The Seven Types of Elder Abuse Physical adversity Sexual exploitation Emotional or psychological exploitation Neglect. Abandonment Financial exploitation Self-neglect.
Elder abuse can occur in any type of relationship, including between an older person and a family member, friend, caretaker, or community member. The abused individual may be a man or a woman, but most often it is a frail elderly person who is unable to protect himself or herself from harm. Sometimes elder abusers take advantage of their position of power and trust to commit crimes; other times they simply act out their feelings of anger and resentment toward their victim. No matter what causes an elder abuser to act as he or she does, the results are always the same: injury or death for the elderly person.
Physical elder abuse includes acts such as hitting, kicking, or otherwise physically harming an elderly person. This type of abuse can be done by anyone who has access to an elderly person's body, such as family members or caregivers. Even those who have not been given permission to touch the elderly person may do so if they believe that it will make them feel powerful or help them avoid feeling pain themselves.
The National Center on Elder Abuse differentiates seven categories of elder abuse. Physical abuse, sexual abuse, emotional abuse, financial/material exploitation, neglect, abandonment, and self-neglect are examples of these. Within each category, there are many forms of abuse that can occur.
Physical abuse involves the use of physical force or violence to physically harm or frighten an older person. This may include hitting, kicking, or pushing an older person. The abuser may also use his or her body as a weapon to keep the victim locked up or restrained in a room or other place. Physical abuse can be either open or hidden. Open physical abuse is seen by others who might intervene to prevent further abuse. Hidden physical abuse takes place behind closed doors or in isolated places where it is unlikely that other people will see what is happening. The abuser may cover the signs of injury with clothing or lie about them being hurt in order to conceal this type of behavior.
Sexual abuse involves any sexual act or contact done without consent from an older person. This can be either verbal or physical. It can also involve the threat of harm if the victim does not comply with an abuser's request. Sexual abuse can be done through force, intimidation, or deception. An abuser may claim that the victim invited the abuse by being sexually provocative or by failing to protect himself or herself against it.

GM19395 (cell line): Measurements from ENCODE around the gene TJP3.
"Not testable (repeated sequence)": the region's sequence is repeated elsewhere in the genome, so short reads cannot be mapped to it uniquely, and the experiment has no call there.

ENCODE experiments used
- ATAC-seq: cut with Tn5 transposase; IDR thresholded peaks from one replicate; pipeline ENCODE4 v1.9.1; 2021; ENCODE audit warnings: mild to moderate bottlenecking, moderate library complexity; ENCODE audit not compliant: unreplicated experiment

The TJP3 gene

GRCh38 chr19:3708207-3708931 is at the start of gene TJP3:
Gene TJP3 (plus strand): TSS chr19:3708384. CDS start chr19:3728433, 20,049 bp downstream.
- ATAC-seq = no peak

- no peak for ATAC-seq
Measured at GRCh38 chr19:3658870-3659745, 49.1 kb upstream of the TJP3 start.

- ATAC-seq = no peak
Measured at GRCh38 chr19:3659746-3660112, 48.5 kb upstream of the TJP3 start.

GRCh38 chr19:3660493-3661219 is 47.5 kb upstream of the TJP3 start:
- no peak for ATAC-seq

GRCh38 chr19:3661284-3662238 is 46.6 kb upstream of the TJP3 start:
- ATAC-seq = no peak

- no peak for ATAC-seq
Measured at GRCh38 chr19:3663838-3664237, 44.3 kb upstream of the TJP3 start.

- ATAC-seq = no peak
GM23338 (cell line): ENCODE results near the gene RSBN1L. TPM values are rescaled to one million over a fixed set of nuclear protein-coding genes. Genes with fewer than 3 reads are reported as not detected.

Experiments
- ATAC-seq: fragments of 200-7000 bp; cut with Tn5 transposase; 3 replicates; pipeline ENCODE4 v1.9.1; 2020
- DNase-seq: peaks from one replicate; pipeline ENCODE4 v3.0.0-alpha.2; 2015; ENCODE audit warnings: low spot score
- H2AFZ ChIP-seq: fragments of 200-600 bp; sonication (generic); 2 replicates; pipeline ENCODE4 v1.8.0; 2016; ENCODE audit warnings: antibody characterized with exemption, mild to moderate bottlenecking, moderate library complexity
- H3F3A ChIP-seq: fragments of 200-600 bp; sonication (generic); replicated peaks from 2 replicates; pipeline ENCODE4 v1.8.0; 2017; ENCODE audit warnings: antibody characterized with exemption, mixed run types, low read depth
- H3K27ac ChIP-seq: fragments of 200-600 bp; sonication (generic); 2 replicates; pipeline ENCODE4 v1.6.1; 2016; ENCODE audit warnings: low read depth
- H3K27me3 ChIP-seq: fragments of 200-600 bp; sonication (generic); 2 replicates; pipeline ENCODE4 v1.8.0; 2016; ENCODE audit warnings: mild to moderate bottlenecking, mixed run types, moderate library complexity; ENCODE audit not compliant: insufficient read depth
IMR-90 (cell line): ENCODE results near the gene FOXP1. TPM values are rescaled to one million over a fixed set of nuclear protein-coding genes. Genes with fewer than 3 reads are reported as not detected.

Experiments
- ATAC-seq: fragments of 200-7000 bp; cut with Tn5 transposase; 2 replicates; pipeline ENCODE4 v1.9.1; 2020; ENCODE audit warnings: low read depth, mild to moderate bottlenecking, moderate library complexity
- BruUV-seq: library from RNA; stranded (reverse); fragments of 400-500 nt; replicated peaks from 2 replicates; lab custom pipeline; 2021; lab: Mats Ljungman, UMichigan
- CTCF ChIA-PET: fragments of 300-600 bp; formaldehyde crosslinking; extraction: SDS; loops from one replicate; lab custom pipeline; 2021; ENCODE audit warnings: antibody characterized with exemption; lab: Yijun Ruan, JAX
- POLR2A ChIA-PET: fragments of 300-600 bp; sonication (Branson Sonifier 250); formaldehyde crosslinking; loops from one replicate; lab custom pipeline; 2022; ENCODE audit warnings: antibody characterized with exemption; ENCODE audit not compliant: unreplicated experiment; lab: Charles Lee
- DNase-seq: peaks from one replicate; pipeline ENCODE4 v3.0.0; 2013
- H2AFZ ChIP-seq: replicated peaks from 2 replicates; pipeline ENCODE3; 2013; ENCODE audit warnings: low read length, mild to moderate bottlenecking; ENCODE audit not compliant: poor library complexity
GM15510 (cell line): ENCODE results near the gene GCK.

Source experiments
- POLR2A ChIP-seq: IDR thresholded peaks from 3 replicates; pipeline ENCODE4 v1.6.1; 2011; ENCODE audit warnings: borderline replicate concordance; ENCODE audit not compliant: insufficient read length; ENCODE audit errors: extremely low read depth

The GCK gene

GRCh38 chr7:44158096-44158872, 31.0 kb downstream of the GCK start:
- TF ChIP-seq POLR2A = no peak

For more basic information, see Elder Abuse Overview, and for symptoms and warning indications, see Signs of Elder Abuse. Abuse of the Body Abuse of Emotions/Psychology Abuse of Sexual Nature Neglect. Self-Neglect Exploitation, either financial or material. Abandonment.
Elder abuse is a problem in all societies, but it is especially common among the elderly because their physical strength is diminished and they are vulnerable to injury and illness. It can be done by anyone who has authority over an older person, such as a spouse, child, or caretaker. The person committing the abuse may intend to harm the victim, but also may do so without any intention of doing so. In addition, abuse can be committed by omission, when a caregiver fails to meet a need that should have been provided with respect to food, shelter, security, or medical care. This failure to meet needs can be due to negligence or indifference.
The three main forms of elder abuse are:? Physical abuse involves the use of physical force or violence against someone who is aging or who appears old enough to be able to be abused physically. This could include hitting, kicking, punching, burning, or otherwise causing physical pain or injury. Older people's bones are less likely to suffer permanent damage from physical abuse than from similar incidents occurring when they were younger. However, mental abuse can still cause serious long-term effects.
There are three types of elder abuse.
Elder abuse (also known as "elder mistreatment," "senior abuse," "abuse in later life," "abuse of older adults," "abuse of older women," and "abuse of older men") is defined as "a single or repeated act, or lack of appropriate action, occurring within any relationship where there is an expectation of trust, causing harm or deterioration." Elder abuse can be physical, sexual, emotional, or financial. It can also include the neglect or deprivation of adequate food, shelter, care, or treatment. The term may also be applied to issues such as self-neglect or abandonment by a spouse or other family member.
Physical elder abuse includes acts such as punching, kicking, hitting, shaking, pulling hair, and throwing objects at an older person. Sexual abuse involves someone who has power over another person sexually exploiting that authority to obtain personal gain or pleasure. Emotional abuse uses words like "you're stupid," "you're bad," or "you should feel ashamed" to create fear and anxiety in an older person. Financial abuse occurs when an older person's ability to manage their money is interfered with or they are forced to give up property they may not have wanted to part with. Neglect means failing to provide for a person's basic needs, such as food, water, safety, health, or hygiene. This can be done intentionally or unintentionally. Intentional neglect is often referred to as abuse. Unintentional neglect may result from a lack of knowledge or resources about how to take care of oneself.